- The term ‘K-shaped recovery’ is used to describe what has been happening in varying degrees since the financial crisis of 2008: The growing gap between winners and losers among countries, economic sectors, companies, and, of course, people.
For example: Industries like technology, retail, and software services have recovered from the industry and begun re-hiring, while the travel, entertainment, hospitality, and food services industries have continued to decline past March levels.
Other Major Types of Economic Recoveries
- If the economic disruption was just for a small period wherein more than people’s incomes, it was their ability to spend that was restricted, it is possible to imagine a “Z”-shaped recovery.
- In this, the GDP — and here we are talking about absolute GDP, not GDP’s growth rate — actually overshoots the trend path because of the pent-up demand.
- Imagine, deferred parties, salon visits, movies, purchase of new cars, houses and appliances etc. — all of them get bunched up together.
- But what if the economic disruption lasts longer resulting in several activities being forgone instead of being deferred?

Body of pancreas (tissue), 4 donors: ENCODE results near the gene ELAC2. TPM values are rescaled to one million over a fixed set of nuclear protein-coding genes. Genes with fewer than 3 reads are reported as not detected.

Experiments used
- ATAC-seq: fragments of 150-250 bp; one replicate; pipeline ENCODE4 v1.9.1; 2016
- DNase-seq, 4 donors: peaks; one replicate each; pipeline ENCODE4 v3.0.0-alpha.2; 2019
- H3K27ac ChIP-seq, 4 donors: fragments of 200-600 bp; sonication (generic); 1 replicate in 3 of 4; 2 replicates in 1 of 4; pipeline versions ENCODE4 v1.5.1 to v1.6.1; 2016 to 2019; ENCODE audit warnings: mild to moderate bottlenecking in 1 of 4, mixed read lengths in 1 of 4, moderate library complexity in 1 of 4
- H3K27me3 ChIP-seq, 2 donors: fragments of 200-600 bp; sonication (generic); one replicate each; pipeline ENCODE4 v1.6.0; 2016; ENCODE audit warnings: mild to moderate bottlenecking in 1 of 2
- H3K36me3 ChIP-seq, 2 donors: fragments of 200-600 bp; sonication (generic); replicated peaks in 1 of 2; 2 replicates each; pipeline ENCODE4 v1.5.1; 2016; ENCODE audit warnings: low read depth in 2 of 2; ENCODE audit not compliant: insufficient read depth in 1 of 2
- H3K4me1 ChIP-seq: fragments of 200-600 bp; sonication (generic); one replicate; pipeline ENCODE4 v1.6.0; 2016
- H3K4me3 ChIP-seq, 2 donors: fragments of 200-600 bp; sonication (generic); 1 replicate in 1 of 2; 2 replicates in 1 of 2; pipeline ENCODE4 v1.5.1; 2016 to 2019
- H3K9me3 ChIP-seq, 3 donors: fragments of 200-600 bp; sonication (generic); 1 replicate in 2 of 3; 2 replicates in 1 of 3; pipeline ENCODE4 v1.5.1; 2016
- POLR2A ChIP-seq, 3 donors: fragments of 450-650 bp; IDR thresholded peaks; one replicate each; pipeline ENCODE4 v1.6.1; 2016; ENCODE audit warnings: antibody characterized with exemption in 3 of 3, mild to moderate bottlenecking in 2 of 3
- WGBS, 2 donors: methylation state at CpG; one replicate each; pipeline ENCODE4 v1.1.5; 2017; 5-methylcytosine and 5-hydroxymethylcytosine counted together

- For instance, even the monthly haircut — when you go to the salon after 3 months, you have already lost 2 haircuts-worth of economic activity forever!
- In such a scenario, and assuming incomes and jobs are not permanently lost, the economic growth recovers sharply and returns to the path it was following before the disruption. This is called a “V”-shaped recovery.
- But what will happen if this recovery is slower and takes more time because the economic disruption resulted in several jobs being lost and people losing incomes, drawing down on their savings etc.?
- Then the economy will follow a “U”-shaped path. In such a scenario, after the initial fall, the recovery is gradual before regaining its momentum.
- Since we are talking about a Covid-induced disruption, it makes sense to also look at a “W”-shaped recovery as well.
- This shape allows for the possibility of a V-shaped recovery, which is pegged back by a second wave of infections until of course, the economy recovers for the second time.
- The last scenario is the one policy-makers most dread. It is called the “L”-shape recovery.
- Here, simply put, the economy fails to regain the level of GDP even after years go by.
- As the shape shows, there is a permanent loss to the economy’s ability to produce.